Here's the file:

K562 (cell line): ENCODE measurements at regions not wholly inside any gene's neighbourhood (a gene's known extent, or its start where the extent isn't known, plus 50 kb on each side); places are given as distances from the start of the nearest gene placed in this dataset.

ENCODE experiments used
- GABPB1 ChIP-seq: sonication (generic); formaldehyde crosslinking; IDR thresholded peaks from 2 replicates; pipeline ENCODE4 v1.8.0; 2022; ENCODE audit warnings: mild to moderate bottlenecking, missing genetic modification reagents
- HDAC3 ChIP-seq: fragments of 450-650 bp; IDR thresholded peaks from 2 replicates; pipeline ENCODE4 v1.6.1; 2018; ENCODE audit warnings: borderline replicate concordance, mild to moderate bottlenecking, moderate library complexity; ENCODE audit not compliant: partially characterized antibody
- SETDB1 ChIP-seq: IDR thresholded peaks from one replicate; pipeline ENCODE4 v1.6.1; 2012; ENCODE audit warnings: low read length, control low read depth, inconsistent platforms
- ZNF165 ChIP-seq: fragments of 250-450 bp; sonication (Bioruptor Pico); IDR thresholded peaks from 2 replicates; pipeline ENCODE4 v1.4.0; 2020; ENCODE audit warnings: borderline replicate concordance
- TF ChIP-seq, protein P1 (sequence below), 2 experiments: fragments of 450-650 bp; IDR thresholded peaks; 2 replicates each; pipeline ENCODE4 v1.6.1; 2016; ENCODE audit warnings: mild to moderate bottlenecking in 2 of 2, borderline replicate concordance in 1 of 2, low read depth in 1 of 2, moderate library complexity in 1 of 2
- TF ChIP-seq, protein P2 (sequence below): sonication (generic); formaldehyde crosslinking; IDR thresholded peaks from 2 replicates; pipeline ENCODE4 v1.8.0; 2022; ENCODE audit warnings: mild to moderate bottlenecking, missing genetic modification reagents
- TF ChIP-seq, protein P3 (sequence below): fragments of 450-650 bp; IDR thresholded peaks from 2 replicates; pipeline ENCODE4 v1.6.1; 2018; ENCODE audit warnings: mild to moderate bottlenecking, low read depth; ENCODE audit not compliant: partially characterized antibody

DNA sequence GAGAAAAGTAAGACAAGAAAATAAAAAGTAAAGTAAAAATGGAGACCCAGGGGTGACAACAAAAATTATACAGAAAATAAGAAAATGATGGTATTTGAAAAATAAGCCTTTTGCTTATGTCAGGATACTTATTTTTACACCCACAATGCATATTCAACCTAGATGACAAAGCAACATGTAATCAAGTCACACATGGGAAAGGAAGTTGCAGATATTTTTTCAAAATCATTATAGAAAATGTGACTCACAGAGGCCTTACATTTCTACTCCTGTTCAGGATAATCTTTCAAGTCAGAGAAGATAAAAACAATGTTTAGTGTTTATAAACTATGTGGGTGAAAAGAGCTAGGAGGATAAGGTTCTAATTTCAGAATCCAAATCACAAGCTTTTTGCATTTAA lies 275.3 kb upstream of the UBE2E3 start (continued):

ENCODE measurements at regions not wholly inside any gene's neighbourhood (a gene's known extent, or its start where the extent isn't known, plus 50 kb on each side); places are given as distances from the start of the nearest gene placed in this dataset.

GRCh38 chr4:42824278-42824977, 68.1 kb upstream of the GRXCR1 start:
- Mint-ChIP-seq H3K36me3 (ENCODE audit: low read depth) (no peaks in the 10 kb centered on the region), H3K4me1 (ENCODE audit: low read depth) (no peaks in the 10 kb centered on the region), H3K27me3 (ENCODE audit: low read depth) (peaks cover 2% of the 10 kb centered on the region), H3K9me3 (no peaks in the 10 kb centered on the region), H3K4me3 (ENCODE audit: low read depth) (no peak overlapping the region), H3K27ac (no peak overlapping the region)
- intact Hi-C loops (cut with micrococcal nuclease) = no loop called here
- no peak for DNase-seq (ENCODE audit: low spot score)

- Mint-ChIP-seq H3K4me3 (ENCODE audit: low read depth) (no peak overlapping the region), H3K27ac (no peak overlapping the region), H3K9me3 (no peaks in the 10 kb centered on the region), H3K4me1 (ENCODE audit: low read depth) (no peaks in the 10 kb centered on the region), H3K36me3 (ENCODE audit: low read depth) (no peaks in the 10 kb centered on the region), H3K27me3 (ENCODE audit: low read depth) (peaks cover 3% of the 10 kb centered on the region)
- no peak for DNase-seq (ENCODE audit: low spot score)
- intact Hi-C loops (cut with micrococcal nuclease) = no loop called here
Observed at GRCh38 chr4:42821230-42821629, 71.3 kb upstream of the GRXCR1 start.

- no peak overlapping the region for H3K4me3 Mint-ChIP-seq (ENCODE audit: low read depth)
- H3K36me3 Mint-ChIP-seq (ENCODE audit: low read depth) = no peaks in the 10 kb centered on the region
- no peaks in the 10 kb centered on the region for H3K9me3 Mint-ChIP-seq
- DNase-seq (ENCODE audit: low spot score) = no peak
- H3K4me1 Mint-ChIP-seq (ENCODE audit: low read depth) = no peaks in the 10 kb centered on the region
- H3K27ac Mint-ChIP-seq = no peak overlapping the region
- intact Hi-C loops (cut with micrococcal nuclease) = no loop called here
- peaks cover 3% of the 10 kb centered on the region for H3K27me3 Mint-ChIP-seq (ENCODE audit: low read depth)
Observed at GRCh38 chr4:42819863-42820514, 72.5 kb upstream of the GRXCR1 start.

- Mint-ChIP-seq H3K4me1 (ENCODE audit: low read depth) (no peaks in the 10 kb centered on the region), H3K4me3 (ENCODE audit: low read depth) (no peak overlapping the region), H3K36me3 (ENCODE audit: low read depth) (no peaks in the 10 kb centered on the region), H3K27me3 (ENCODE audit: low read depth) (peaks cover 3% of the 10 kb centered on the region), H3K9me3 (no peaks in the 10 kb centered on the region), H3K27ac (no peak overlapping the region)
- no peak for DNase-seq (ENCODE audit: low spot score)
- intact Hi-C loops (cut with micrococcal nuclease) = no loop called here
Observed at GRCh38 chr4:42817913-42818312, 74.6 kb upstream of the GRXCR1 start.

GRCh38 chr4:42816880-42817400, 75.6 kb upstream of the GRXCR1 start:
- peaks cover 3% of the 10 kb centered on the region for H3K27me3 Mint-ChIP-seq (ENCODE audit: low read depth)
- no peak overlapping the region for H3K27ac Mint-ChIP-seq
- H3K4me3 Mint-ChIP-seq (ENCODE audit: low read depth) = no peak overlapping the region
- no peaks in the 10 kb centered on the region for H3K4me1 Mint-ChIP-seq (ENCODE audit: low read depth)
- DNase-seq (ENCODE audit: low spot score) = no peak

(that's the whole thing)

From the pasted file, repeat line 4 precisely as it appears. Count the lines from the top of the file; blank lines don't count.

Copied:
- HDAC3 ChIP-seq: fragments of 450-650 bp; IDR thresholded peaks from 2 replicates; pipeline ENCODE4 v1.6.1; 2018; ENCODE audit warnings: borderline replicate concordance, mild to moderate bottlenecking, moderate library complexity; ENCODE audit not compliant: partially characterized antibody